My husband never sees the kids. So when he pulled in the driveway at 7 pm, and announced we were going out for fro yo, it was a Big Deal.

Of course, I had to finish writing a letter for work.

And Katy wanted to pick out an outfit for tomorrow. Because tomorrow is Monday. And it’s important to pick out Monday’s outfit in advance.

Colin needed to find the right pair of sneakers. The forty pairs of shoes in the bottom of his closet were not the right shoes for fro yo consumption with the fam.

We left the house by 8. We took the dog. Sophie the Best Dog Ever doesn’t really like rides in the car. None of us are good at sharing dessert. But since was such a unique situation, (I mean he’s never, ever at the house at 7 pm, ever) there was no precedent. Sheldon wanted her to ride in the trunk. One step away from a Republican, I’m afraid.

Sophie rode in the back seat. She sat in the middle so that she was able to devote equal attention to Colin and Kaitlin while they licked and nibbled and spooned and dripped. Out of the corner of my eye, I watched her watch them ignoring her.

She didn’t even get to lick the cups.

So we took her to Andrews Park. It was 830 on a Sunday, one dog peeing on the baseball field, one dog owner on a smartphone.

Colin ran out first, Sophie followed. Katy, in hot pursuit behind Sophie. Katy back to the car for a sweatshirt. And to tell her mom to get out of the car. Now.

I followed Katy, and Sophie, and Colin.

I thought we’d play some kind of catch, or walk around the field arguing about who had to the dishes when they got home, or even just look up at the sky, agree that none of us can recognize a constellation and go home.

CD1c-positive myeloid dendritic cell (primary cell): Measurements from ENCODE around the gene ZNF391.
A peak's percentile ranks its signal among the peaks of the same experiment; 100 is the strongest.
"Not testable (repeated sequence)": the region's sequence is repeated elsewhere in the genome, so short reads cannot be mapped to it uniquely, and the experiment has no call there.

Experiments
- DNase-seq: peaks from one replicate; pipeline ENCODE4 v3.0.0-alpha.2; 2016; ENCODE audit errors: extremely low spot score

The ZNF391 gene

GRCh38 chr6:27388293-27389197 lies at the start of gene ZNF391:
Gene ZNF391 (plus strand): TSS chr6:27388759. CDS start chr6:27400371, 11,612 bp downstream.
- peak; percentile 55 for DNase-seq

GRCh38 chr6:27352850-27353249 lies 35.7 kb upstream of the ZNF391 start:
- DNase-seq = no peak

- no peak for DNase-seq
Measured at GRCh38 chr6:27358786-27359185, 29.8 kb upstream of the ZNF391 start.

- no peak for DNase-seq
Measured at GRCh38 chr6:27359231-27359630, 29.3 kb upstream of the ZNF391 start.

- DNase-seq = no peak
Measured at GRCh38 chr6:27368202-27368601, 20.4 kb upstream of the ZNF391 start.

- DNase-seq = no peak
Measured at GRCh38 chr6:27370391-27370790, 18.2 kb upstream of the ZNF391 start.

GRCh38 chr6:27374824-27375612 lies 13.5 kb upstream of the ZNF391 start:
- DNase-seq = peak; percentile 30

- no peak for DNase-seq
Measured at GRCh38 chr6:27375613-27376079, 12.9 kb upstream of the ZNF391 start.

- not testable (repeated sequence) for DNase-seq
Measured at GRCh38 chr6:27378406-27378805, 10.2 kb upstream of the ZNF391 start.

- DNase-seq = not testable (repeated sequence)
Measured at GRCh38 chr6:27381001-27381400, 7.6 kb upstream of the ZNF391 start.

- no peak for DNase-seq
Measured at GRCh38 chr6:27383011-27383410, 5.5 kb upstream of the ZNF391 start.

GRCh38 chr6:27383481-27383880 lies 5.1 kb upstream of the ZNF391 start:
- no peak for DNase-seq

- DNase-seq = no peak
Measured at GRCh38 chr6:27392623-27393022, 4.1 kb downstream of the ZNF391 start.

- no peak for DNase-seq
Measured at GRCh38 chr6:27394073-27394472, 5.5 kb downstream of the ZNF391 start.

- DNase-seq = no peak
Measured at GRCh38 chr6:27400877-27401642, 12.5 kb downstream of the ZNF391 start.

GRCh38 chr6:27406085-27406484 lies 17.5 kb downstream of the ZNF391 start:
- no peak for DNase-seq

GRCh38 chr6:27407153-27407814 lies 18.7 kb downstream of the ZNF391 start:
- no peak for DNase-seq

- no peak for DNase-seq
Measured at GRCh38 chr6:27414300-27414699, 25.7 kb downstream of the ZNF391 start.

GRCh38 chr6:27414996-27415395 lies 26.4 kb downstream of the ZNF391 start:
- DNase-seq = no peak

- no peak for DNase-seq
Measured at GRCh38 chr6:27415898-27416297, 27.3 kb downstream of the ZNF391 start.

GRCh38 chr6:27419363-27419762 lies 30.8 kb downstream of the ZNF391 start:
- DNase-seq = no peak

Colin had unlocked the gate to the play ground. Katy was twirling around on a swing, one of those big swings, with a reclining seat for a chair. When I asked her to push me, she hopped off. She pushed me. She pushed, heaved, twirled, I was spinning around, rocking from side to side, swinging up, crashing down, laughing and nauseous. There was no time to look at the stars.

I pushed Katy on the swings as hard as I could. I wasn’t able to make her twirl, swing,crash and rock all at the same time. Katy will be a better mom than I am. I hope she’ll take me to the park again.

Colin had taken Sophie to the jungle gym. When I walked over, he was perched at the top of the slide, Sophie seated on his lap, paws up, tail wagging. It wasn’t their first time.

And then we decided it was time to go. We got back to the car, realized Sophie had taken a detour, and Colin had left the leash on the monkey bars, and that none of us wanted to help find either, but we did.

I didn’t write down the last time Katy asked to hold my hand while crossing the street. I didn’t take a picture the last time Colin opened a present he thought was from Santa Clause.

Tonight, I went to the playground with Colin, Katy, Sophie and Sheldon.

I can’t tell you what the stars looked like, or if they’ve filled up the sandbox yet.

But I can tell you that tonight I found out Katy is incredibly strong, and Colin is still the magical boy who can convince Sophie the Scared to sit on his lap and slide all the way to the bottom.

Then get her to do it again.

The Day After Winter

April 19, 2015

Sunday April morning in New England, I am at Houghton’s Pond, in Canton, Massachusetts.

Even though only it’s fifty degrees, (in reality it’s maybe fifty degrees in direct sun, probably more like forty if you actually checked on a thermometer, I don’t have that app on my phone yet,) people wear shorts, or tank tops, or flip flops.

Everywhere I look, there are shivering shoulders and chalk white thighs, pale feet, curled toes, owned by faces pointed upwards towards the sun.

While I take Sophie the Sun Starved round the water, I find myself squinting. I’m not used to all this light. I get warm fast, and tie my sweatshirt around my shoulders.

On the way home, I will pick up lawn bags, bulbs, dirt, stuff to feed the dirt, maybe a book about what to do with the bulbs and dirt, and I will celebrate the way Home Depot intended.

Or at least until I’ve gotten the yard cleared of Sophie’s leftovers, mysterious shards of plastic, and sweet musty piles of leaves. There is no snow left in our back yard.


I can handle the leftovers.